View/Download PDF
CROSSMARK LOGO Buy Reprints
PDF

Translate this page into:

Original Article
27 (
2
); 211-215
doi:
10.25259/IJPC_394_20

Implementation of an Early Palliative Care Referral Program in Lung Cancer: A Quality Improvement Project at the Tata Memorial Hospital, Mumbai, India

Department of Palliative Medicine, Tata Memorial Centre, Homi Bhaba National Institute, Mumbai, Maharashtra, India
Department of Cardiovascular and Thoracic Surgery, King Edward Memorial Hospital, Seth Gordhandas Sunderdas Medical College, Mumbai, Maharashtra, India
Health Policy and Management, Medicine and Oncology, Johns Hopkins, Mumbai, Maharashtra, India
Department of Surgical Oncology, Tata Memorial Centre, Homi Bhaba National Institute, Mumbai, Maharashtra, India
Corresponding author: Dr. Jayita Deodhar, Department of Palliative edicine, Tata Memorial Hospital, Homi Bhaba National Institute, Mumbai, Maharashtra, India. jukd2000@yahoo.co.uk
Licence
This is an open-access article distributed under the terms of the Creative Commons Attribution-Non Commercial-Share Alike 4.0 License, which allows others to remix, tweak, and build upon the work non-commercially, as long as the author is credited and the new creations are licensed under the identical terms.

How to cite this article: Ghoshal A, Deodhar J, Adhikarla C, Tiwari A, Dy S, Pramesh CS. Implementation of an early palliative care referral program in lung cancer: A quality improvement project at the Tata Memorial Hospital, Mumbai, India. Indian J Palliat Care 2021;27(2):211-5.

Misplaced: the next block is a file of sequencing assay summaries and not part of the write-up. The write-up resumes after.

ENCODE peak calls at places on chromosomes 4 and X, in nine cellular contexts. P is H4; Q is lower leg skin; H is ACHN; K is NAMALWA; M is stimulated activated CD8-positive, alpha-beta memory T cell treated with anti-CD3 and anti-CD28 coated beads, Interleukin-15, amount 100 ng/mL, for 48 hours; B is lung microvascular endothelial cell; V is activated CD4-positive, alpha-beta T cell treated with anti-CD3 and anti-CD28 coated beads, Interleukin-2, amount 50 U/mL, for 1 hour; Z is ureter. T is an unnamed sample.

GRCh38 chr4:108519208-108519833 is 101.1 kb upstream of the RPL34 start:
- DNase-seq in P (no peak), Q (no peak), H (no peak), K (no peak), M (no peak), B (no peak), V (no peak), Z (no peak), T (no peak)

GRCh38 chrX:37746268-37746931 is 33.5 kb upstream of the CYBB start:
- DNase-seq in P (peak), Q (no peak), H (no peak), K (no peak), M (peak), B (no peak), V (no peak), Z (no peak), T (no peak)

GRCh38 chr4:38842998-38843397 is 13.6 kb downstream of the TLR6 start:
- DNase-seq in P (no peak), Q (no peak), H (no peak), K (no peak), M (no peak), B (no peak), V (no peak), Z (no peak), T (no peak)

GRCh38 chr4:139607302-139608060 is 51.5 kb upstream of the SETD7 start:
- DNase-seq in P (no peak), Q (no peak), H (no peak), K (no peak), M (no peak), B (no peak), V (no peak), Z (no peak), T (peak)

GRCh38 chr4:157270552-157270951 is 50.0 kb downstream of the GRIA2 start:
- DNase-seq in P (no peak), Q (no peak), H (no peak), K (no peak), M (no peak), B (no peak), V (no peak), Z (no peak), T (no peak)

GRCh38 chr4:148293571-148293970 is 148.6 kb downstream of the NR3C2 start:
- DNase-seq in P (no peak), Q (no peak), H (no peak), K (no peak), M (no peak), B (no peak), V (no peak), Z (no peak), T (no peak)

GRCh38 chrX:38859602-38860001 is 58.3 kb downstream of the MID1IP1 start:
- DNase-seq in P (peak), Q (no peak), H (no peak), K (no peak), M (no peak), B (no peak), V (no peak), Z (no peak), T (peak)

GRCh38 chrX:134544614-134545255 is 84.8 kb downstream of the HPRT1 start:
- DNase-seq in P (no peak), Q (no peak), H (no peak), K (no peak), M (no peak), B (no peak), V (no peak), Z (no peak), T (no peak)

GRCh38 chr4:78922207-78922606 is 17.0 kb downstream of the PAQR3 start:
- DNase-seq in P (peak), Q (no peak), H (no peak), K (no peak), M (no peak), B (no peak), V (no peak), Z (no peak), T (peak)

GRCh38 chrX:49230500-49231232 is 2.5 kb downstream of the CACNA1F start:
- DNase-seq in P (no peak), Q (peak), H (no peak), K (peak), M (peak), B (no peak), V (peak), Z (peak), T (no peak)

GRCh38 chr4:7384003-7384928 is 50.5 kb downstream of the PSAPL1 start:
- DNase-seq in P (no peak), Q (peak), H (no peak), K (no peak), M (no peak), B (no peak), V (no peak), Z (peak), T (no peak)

Abstract

Objectives:

Access to early palliative care (EPC) for all patients with metastatic lung cancer is yet to be achieved in spite of recommendations. This quality improvement (QI) project was initialized to improve the rates of such referrals from the thoracic oncology clinic for all new outpatients in a premier cancer center in India.

Materials and Methods:

Change in the proportion of patients receiving referrals for EPC during and after intervention (April–May 2018), compared to baseline (January–March 2018) were explored. Interventions included understanding of the process flow, identification of key drivers, and root cause analysis which identified the gaps as lack of documentation for EPC. Teaching and encouraging staff at the clinic to incorporate referrals into all initial visits for patients with metastatic lung cancer were incorporated.

Results:

The bundle of QI interventions increased referrals from an average of 50% to 75%, mean difference = 12.64 (standard deviation = 10.13) (95% confidence interval = 22.01–3.29), P = 0.016 (two-tailed) on paired sample test.